The conflict minerals problem is a systemic one in consumer electronics. To date, no companies have actually taken the steps required to verify that their products are conflict-free. Some individual companies and industry associations are doing more than others. Our action last week targeting Intel was nuanced to show appreciation for their efforts to date, but to challenge them to do more by supporting legislation.
Nintendo, on the other hand, has been entirely unresponsive to NGO engagement efforts. They did not reply to letters sent by Enough and our coalition partners. They are not a member of the electronics industry corporate responsibility association that has been working on conflict minerals, or the trade associations that have engaged on U.S. legislation. Instead of engaging with activists, Nintendo has an auto-response email to our concerns:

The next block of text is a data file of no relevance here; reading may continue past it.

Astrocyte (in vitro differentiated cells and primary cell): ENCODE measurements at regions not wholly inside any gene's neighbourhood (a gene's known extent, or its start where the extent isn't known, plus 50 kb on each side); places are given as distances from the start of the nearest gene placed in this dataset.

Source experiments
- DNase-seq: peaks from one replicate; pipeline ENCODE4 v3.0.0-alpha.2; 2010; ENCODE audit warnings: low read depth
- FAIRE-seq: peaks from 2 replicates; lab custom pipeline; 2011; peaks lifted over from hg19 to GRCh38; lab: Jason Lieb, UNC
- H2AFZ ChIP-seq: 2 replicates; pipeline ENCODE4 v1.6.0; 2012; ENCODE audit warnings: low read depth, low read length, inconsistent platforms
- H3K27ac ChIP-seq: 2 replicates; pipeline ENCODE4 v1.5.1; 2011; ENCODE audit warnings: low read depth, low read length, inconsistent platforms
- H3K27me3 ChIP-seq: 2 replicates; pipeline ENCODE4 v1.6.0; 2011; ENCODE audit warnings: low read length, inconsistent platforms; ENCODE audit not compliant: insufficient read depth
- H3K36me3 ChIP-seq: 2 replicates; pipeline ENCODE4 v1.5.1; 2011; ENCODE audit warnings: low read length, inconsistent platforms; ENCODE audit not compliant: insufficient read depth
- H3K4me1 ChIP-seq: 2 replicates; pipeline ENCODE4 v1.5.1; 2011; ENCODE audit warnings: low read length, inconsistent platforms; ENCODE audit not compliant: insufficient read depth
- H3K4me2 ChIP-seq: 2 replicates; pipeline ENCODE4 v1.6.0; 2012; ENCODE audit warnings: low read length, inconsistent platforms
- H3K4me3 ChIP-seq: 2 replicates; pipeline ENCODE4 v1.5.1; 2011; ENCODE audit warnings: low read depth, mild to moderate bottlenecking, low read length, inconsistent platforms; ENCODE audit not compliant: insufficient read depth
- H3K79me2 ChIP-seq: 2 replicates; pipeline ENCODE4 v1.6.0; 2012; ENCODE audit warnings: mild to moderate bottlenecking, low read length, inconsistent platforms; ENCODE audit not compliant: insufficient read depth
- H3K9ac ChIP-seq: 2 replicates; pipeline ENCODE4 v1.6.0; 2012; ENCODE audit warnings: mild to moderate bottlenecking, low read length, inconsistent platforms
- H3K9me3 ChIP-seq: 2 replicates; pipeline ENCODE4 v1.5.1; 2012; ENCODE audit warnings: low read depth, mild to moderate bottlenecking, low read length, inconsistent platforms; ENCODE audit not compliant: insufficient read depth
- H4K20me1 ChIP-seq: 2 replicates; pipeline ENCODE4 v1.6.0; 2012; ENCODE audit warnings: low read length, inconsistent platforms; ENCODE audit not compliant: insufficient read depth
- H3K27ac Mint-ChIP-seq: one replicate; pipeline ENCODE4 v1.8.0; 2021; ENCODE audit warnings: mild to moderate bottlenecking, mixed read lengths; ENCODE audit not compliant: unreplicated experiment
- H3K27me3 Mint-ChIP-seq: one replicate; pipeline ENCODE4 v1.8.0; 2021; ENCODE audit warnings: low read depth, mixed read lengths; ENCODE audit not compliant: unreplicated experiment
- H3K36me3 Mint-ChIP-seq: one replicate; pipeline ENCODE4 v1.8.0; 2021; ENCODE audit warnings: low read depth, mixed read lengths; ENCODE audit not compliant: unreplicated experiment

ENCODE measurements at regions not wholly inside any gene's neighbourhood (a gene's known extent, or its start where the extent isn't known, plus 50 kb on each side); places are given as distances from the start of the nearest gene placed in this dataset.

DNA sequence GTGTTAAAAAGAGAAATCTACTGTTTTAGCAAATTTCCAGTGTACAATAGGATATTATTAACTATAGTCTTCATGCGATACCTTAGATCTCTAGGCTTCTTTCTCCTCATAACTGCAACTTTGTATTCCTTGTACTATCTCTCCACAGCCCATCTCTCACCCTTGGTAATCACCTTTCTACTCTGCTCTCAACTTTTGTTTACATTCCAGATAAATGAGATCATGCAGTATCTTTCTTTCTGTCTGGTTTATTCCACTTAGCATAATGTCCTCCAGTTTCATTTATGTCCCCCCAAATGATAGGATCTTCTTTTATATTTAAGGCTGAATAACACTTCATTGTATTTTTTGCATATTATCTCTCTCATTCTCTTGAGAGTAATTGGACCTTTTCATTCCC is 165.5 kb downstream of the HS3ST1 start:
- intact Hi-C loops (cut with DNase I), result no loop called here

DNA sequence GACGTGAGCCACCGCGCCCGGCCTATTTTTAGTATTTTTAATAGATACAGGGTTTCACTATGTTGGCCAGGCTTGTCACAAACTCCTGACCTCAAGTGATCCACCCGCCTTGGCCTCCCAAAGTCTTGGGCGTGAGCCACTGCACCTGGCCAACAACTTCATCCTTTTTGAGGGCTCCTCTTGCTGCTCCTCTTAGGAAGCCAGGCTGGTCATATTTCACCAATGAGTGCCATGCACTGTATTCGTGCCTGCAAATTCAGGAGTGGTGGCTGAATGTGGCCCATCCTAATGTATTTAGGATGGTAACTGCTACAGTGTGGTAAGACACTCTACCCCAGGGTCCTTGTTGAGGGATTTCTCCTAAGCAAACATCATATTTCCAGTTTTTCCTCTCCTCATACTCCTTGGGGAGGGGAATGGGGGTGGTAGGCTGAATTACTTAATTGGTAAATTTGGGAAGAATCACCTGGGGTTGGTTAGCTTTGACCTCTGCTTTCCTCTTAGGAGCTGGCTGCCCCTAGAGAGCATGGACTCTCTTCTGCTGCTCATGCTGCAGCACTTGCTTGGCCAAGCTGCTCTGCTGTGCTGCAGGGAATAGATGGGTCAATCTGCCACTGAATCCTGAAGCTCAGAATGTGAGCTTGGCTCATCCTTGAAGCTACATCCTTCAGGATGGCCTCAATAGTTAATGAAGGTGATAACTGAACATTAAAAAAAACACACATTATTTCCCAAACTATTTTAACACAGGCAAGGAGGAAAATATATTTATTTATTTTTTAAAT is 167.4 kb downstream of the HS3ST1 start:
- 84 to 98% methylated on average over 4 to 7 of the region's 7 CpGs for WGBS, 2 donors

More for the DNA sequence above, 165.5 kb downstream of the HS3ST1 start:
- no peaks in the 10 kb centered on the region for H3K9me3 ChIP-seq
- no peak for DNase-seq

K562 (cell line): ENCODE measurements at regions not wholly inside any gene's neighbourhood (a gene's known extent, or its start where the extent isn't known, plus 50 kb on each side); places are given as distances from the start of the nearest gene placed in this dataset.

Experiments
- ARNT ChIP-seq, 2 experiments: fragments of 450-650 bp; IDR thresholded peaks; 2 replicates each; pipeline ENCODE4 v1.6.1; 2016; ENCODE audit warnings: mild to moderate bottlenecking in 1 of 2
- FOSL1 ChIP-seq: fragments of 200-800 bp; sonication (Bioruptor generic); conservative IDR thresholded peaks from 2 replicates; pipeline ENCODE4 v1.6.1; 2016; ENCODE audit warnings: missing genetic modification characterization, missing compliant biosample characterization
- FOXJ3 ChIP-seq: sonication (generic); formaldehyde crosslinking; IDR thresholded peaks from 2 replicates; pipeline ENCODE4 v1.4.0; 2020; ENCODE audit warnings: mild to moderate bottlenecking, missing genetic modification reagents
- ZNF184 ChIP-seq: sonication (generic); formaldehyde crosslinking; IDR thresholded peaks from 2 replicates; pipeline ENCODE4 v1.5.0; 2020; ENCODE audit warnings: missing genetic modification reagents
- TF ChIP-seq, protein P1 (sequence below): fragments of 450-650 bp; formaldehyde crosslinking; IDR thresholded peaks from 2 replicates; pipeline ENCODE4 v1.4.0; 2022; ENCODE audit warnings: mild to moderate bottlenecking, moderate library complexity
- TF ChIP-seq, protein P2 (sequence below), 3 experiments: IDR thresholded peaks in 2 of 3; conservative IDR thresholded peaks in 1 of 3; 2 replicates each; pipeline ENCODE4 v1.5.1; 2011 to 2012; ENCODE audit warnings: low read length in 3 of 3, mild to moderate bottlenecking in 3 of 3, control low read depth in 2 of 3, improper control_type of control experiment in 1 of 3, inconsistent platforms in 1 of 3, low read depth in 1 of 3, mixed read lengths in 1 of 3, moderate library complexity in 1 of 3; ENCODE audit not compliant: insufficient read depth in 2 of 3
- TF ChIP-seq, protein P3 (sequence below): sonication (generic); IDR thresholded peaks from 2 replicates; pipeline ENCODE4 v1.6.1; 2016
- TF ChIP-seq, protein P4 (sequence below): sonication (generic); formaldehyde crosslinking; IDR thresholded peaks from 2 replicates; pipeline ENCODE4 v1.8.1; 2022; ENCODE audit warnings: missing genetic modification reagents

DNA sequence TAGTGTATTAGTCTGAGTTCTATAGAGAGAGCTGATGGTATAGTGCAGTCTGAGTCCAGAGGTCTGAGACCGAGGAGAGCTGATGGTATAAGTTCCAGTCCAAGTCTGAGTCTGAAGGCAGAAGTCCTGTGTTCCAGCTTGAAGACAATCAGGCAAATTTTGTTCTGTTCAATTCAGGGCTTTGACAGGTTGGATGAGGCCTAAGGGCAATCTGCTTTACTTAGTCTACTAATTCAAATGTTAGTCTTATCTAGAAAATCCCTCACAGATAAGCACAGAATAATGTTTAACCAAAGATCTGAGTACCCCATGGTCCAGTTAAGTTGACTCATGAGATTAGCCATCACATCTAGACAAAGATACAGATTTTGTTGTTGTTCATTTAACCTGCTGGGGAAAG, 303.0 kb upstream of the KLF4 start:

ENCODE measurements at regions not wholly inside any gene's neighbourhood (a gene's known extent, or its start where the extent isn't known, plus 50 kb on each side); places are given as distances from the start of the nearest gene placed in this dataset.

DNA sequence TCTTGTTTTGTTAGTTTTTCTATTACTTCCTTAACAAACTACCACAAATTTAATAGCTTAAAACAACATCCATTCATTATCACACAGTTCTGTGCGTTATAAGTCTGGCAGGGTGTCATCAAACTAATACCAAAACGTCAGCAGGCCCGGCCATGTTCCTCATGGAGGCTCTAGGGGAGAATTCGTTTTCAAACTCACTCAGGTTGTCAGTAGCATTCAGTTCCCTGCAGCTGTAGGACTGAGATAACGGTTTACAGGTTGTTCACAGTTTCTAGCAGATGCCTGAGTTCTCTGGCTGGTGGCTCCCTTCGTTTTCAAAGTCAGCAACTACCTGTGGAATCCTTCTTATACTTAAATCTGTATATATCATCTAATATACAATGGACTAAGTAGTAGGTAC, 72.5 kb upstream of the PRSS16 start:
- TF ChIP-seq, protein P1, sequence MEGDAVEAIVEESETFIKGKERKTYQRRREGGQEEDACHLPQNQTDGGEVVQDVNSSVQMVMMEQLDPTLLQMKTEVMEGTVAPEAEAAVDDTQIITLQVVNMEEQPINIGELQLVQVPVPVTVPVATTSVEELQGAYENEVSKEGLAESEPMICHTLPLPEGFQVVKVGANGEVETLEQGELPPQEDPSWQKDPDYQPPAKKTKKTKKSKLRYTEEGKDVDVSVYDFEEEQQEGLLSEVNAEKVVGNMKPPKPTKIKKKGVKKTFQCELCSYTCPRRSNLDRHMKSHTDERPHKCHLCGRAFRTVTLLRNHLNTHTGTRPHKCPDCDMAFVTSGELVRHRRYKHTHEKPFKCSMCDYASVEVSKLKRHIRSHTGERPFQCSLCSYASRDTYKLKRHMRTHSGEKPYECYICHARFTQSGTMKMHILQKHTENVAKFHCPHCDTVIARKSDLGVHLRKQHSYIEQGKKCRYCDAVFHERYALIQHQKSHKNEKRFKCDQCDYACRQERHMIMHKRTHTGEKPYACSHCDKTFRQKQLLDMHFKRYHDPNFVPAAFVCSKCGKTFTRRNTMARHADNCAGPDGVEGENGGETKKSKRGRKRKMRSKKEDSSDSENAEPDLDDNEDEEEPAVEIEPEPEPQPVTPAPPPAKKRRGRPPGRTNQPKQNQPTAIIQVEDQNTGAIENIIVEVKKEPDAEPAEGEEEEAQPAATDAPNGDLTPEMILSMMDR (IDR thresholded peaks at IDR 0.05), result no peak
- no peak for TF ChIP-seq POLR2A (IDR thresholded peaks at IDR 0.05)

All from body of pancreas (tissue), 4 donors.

“On behalf of Nintendo I appreciate the opportunity to respond and thank you for your patience. Nintendo does not purchase any metals as raw materials. As a remote purchaser that buys finished components made from many materials, Nintendo requires its suppliers to comply with its Corporate Social Responsibility (CSR) Procurement Guidelines, which stipulate suppliers comply with applicable laws, have respect for human rights and conduct their business in an appropriate and fair manner.”
This response shirks responsibility for what transpires in Nintendo’s supply chain back to its suppliers. And without verification and enforcement mechanisms, the requirements for suppliers are inadequate and easily vulnerable to falsification.
We decided to focus on Nintendo in today’s email in order to contrast this lack of engagement with other companies who have taken some important steps forward on this issue. During the rest of this week we will adjust our message to different companies based upon their relative performance cleaning up their supply chains and engaging with governments, activists, and NGOs to help solve this problem.